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New Order have a new album. Republic, and a new record company, though their confidence was dented by Factory's crash. But as Hooky says, 'We're still on our feet*. So what forces them on?
Designer Ben Kelly may have dreamt of a chic, industrial-styled watering hole for Manchester's drinkers. But the reality of the Dry Bar is less enticing. "It has the atmosphere of a bus station", states New Order's Stephen Morris, who's invested a lot of money in the place over the years. "You wouldn't believe how much it cost to achieve that effect. And because of this ridiculous design concept the beer pumps lose about a gallon of the stuff every time they're used. They look nice but they're chucking money away."
As Morris pulls out a £10 note for another round of drinks, a bear-like, slightly grizzled Peter Hook stares in disbelief. "You haven't been paying, have you7" he laughs. Hooky immediately saunters off to the bar and it's Bamey Sumner's turn lo snigger, "Did you see the blisters on his hands?" he asks. "He hasn't had a shag in ages. He's desperate," The bassist returns, deposits several free beers on the table and grins ai a teenage blonde sitting nearby. Gillian Gilbert, the band's only female member, shakes her head as she resigns herself to a familiar hut wearing session of male camaraderie.
It's four years since the release of their last album, Technique. At that time the hand's voracious appetite for 'fun' took them to Ibiza for the recording, where the music blissed-out on sun and drugs. However, the follow-up, Republic, on London Records (part of a three-album deal, to include a greatest hits package) returns to the sombre moods of Joy Division and early New Order. Sumner's lyrics in particular arc harsher, due to strained band relationships, drug-induced ill- nesses and the collapse of Pact ory'Communications.
In a cold photographic studio where two stylists fuss over the creases in Barney's cream slacks, the singer picks over the debris of the last few months. "I guess this album reflects our record company disinte- grating and all the business pressures," he says slowly. "The effect of the situation was: 'Fuck it, why should we bother'. I hate to say this but I thought: 'What's the point of New Order? We get our bit right hut everything else is lucking awful'."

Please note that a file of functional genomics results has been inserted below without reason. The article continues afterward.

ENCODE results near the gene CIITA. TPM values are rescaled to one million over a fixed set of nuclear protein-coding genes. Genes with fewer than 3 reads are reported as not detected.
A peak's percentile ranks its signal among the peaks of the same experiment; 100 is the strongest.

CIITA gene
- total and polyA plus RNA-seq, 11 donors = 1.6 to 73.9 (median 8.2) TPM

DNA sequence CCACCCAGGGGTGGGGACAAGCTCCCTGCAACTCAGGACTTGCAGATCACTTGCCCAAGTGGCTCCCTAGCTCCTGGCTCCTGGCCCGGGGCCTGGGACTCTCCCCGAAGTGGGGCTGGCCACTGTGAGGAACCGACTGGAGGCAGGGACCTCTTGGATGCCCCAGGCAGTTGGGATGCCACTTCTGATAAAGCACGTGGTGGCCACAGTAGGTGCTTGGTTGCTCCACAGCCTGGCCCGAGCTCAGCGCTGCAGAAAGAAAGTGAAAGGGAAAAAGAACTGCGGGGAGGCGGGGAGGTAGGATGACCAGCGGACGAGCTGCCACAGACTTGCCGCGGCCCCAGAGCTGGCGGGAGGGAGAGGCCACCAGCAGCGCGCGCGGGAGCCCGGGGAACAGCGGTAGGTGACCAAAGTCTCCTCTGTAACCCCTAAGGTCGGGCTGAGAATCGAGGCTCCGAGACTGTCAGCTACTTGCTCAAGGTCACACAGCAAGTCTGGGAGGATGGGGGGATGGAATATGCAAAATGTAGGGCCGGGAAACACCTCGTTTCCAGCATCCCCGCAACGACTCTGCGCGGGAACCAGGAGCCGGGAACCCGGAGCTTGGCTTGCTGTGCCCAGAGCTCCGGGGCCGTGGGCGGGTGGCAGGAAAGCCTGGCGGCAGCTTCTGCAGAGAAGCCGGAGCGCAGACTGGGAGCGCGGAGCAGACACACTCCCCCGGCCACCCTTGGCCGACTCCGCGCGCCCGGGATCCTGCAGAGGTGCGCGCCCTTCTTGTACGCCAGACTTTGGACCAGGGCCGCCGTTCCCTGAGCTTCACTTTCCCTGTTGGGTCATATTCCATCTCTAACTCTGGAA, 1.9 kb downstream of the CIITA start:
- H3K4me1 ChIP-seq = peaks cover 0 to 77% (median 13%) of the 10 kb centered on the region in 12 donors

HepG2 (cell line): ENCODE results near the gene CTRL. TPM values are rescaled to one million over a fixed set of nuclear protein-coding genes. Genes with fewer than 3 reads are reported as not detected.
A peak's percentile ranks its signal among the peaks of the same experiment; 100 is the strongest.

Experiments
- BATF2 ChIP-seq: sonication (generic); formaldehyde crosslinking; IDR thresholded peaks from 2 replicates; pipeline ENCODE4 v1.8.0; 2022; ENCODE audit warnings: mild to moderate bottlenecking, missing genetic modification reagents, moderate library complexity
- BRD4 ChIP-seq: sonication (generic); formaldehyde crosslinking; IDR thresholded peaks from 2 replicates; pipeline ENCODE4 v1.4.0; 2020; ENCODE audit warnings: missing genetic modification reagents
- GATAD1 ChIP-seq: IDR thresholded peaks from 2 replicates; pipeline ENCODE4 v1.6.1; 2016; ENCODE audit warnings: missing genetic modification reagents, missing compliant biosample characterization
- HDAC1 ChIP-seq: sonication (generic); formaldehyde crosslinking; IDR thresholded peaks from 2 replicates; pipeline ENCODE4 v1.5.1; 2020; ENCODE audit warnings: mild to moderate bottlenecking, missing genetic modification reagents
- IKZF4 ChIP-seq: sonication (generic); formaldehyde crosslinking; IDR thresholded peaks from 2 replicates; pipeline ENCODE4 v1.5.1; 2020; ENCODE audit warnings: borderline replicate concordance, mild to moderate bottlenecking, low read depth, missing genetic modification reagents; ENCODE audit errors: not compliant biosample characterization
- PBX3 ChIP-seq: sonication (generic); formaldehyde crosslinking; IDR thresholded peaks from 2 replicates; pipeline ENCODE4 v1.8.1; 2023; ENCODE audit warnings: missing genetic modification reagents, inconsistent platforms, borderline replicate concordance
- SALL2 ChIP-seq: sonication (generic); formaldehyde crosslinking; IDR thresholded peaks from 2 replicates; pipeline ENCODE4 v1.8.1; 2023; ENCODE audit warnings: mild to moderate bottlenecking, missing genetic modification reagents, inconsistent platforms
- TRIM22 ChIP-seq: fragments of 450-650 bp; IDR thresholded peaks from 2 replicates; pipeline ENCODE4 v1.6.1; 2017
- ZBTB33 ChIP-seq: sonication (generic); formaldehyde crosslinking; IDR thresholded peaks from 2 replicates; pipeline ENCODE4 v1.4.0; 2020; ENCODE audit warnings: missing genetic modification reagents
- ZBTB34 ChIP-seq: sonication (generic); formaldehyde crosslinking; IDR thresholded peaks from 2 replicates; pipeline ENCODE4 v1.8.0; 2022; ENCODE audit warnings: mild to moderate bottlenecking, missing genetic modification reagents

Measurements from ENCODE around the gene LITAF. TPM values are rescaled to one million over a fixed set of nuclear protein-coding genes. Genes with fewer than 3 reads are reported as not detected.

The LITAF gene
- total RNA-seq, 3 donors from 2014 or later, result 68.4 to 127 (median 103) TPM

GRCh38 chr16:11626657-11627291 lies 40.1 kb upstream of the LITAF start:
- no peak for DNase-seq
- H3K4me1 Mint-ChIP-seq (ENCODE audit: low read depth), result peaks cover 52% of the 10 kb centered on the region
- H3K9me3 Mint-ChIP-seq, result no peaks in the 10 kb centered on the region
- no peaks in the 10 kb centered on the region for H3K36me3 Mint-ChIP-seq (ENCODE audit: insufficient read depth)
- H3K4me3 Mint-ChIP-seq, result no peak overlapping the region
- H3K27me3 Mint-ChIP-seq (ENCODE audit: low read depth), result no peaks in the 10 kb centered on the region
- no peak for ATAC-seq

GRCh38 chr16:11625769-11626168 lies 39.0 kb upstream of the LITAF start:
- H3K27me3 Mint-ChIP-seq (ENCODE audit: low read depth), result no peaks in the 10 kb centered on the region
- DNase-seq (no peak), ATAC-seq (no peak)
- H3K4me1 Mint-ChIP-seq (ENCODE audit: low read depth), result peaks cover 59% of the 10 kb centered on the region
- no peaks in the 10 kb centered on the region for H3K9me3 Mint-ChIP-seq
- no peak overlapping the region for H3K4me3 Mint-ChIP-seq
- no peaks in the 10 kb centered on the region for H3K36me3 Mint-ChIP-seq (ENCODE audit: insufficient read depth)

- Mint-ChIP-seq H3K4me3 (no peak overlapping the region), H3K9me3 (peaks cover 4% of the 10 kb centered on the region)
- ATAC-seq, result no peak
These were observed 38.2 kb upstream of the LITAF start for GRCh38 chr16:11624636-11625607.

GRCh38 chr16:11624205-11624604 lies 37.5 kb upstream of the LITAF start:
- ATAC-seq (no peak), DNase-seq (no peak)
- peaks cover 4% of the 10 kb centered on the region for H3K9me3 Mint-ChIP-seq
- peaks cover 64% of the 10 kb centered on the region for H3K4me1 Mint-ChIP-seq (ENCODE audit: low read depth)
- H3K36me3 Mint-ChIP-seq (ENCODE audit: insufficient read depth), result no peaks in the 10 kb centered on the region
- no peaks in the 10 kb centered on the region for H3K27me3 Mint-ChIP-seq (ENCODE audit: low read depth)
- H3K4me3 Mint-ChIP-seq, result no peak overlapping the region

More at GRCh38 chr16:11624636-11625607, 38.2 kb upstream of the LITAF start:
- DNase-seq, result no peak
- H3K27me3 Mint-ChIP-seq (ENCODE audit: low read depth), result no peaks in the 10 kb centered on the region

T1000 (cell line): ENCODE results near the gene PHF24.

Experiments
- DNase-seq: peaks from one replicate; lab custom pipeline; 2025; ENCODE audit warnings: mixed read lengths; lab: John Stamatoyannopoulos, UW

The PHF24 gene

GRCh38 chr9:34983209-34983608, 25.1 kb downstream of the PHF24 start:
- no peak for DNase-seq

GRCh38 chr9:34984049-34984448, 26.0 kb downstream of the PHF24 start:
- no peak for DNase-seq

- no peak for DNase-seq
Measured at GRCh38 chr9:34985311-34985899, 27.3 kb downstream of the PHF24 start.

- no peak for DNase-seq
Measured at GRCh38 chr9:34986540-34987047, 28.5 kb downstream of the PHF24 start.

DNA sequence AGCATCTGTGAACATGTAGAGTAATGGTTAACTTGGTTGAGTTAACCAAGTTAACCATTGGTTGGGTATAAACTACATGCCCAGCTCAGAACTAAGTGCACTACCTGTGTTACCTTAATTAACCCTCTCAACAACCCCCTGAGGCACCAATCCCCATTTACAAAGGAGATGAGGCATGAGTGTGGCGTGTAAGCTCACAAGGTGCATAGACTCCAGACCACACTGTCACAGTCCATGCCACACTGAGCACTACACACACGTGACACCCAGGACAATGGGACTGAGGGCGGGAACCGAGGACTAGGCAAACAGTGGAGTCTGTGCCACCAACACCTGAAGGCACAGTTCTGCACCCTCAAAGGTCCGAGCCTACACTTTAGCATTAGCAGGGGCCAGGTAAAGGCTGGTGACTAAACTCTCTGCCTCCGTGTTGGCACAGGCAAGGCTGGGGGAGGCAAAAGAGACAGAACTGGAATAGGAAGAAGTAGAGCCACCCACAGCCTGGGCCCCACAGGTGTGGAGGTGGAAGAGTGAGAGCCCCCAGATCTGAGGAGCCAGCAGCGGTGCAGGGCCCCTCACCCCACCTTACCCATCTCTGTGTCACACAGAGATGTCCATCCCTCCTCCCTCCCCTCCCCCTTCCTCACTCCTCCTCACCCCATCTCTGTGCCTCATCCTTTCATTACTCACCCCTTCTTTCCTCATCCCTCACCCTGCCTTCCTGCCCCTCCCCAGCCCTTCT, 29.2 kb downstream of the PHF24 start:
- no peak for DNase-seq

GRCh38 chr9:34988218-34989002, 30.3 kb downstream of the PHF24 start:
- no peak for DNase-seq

The break-up of Factory was a pru- By Steve Malins longed, demolarising experience for everyone involved, leaving a trail of broken ambitions, lost personal fortunes, damaged egos and bitterness. At the heart of the company's problems was a flamboy- ant disregard for hard economic sense. Profits were ploughed into spiralling studio costs (budgets for al- bums were never fixed), the Hacienda Club, the Dry Bar, classical and New Age projects and the lavish Fac- tory HQ in Charles Street, which cost around £800,000 to build and is currently on the market for £250,000,
Stephen, nervously chain-smoking beside Gillian on a battered, dusty studio sofa, points out that "after every New Order album there would be a new build- ing or some amazing white elephant built."
The label's boss, Tony Wilson, embodied the entrepreneural spirit and ambitious musical vision of Factory—along with its rather relaxed business style. Wann- ing to the subject, Stephen recalls, "Tony asked Cillian and I to write some music to commemorate the opening of the new t IQ. It's basically samples of Tony and Pete Saville (Factory's renowned graphic dc-signcrl, It gets funnier and more ironic all the time."
Gillian laughs at such a blatant massage for Tony Wilson's ego. "My mum was right. When she met him, she said: T can understand why a lot of people don't like you'. I should have listened To her." Her partner snipes, "perhaps he should try selling timeshares. He'd be good a; that,"
However, he also stresses that such laddish egotism was typical of the whole label: "At Factory personal grudges were allowed to influence decisions, Stuft like who's got the biggest car. Boy things. They wanted boy racer cars, matching Jags, that sort of thing. We were quite impressed that at London's offices they didn't have any beer on the premises."